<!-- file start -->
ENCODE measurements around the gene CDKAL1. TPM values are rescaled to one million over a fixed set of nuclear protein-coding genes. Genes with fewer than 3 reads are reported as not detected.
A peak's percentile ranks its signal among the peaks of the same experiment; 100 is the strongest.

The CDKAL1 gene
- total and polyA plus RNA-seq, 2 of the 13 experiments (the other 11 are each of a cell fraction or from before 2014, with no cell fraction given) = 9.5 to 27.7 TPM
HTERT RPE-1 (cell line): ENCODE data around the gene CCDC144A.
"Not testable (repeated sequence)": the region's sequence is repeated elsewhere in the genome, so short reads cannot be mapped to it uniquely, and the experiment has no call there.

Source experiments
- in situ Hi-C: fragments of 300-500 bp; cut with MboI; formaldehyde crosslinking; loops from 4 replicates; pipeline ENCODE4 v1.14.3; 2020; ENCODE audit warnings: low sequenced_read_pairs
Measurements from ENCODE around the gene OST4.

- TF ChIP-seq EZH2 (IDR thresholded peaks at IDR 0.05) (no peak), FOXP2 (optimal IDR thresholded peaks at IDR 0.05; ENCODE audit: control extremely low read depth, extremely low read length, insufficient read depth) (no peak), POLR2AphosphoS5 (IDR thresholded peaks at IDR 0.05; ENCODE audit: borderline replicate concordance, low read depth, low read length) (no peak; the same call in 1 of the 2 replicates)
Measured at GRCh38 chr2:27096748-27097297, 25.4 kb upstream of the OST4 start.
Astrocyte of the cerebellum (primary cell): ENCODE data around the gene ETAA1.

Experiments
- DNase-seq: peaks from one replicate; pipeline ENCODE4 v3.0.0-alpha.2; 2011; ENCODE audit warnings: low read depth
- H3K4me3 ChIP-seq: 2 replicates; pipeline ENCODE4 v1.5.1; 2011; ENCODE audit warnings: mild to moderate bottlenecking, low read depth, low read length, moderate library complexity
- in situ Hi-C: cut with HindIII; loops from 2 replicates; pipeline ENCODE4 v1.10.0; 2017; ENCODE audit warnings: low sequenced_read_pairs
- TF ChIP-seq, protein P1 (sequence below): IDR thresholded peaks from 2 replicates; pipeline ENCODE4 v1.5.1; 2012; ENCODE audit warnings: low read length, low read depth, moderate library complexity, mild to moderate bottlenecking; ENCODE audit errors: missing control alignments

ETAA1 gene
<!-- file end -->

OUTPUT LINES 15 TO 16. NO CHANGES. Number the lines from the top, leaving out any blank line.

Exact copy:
- H3K4me3 ChIP-seq: 2 replicates; pipeline ENCODE4 v1.5.1; 2011; ENCODE audit warnings: mild to moderate bottlenecking, low read depth, low read length, moderate library complexity
- in situ Hi-C: cut with HindIII; loops from 2 replicates; pipeline ENCODE4 v1.10.0; 2017; ENCODE audit warnings: low sequenced_read_pairs